Money & Business

New Money: Just a Taste of a Credential

By / Oct 15, 2018 (gbrundin/Getty images)
We wanted to create a low-price point of entry.

For the Institute of Food Technologists, an online practice test is first step to a credential.

Everyone knows that practice makes perfect, but the Institute of Food Technologists has learned that practice can also make money.

In 2012, IFT launched the Certified Food Scientist (CFS) credential. Nearly 2,000 professionals have earned the credential in 55 countries, but preparation is expensive: The exam application is priced at $550, while the online prep course starts at $599.

IFT realized that cost could be an obstacle for some would-be CFS candidates. “We wanted to create a low-price point of entry for people interested in the CFS exam but either not ready or not able to register for the full prep course,” says Erin O’Connell, program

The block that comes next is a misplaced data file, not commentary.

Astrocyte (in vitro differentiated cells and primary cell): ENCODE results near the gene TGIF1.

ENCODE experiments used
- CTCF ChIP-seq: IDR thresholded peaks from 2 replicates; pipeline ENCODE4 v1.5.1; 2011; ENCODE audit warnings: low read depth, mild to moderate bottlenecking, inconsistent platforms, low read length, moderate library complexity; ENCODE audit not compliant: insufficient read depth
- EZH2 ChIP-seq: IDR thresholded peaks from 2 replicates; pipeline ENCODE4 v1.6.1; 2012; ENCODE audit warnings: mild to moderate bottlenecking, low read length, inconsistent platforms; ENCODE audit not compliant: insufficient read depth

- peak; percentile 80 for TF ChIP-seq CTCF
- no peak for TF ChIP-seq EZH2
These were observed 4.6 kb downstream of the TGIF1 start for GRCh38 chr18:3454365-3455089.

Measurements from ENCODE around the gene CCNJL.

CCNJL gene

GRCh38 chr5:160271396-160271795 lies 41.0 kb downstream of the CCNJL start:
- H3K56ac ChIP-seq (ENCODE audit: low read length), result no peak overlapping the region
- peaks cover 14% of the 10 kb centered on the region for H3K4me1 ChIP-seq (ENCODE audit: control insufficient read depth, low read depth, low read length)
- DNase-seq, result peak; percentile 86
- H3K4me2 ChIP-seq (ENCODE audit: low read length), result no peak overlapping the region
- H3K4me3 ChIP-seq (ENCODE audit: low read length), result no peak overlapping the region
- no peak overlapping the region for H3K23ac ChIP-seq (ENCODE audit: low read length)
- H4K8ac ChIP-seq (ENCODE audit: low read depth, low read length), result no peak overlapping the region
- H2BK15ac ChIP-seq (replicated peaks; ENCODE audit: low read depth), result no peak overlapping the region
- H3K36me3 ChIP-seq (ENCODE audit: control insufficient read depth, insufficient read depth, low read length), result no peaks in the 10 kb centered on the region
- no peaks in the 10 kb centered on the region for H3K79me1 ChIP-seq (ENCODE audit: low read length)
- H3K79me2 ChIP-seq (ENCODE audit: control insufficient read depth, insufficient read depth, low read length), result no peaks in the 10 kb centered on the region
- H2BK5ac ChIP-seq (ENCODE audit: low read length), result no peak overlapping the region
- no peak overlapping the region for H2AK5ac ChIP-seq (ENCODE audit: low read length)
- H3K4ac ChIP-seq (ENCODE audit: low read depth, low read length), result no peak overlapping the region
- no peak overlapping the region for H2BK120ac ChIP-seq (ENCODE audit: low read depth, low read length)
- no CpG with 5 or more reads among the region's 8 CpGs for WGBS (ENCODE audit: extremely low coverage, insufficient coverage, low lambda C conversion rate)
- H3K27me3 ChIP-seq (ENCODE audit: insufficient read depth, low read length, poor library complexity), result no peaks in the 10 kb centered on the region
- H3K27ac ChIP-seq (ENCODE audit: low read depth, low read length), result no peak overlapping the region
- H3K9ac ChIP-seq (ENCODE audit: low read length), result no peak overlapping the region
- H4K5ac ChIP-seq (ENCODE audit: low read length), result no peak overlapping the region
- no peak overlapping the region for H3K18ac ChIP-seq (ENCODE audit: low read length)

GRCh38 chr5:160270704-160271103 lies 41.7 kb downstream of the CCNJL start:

manager of knowledge and learning. The solution: the CFS Standalone Practice Test, which IFT launched last year.

The 100-question online practice test costs $79 for members and $99 for nonmembers, and it allows unlimited retakes. It’s a good way for users to identify their strengths, as well as areas where they may need more study.

“The idea was that some people would purchase the practice test first and then purchase the prep course,” O’Connell says.

The test has generated a modest amount of revenue on its own, and it provides a value-added element for larger CFS marketing campaigns. For example, IFT may offer a free practice test when a member purchases the prep course within a certain time period.

“So, we’ve been able to use that on its own to generate some revenue, but also to use it as an incentive for other promotion,” she says.

The practice test has also provided a new way to get volunteers involved. Members who are experts in different areas of food science write the test questions, after taking an IFT workshop to learn that skill.

Now IFT has a work group that submits new questions on a regular basis, which helps keep the test current. For instance, if O’Connell notices that almost everyone answers a particular question correctly, it may mean the question is too easy. The volunteers can be tapped to provide a new, more challenging one. Or if a regulation changes, they can update the related questions.

“It’s also been a great way for some people to stay engaged,” O’Connell says.

Emily Bratcher

Emily Bratcher is a Contributing Editor for Associations Now. More »

Comments

Leave a Comment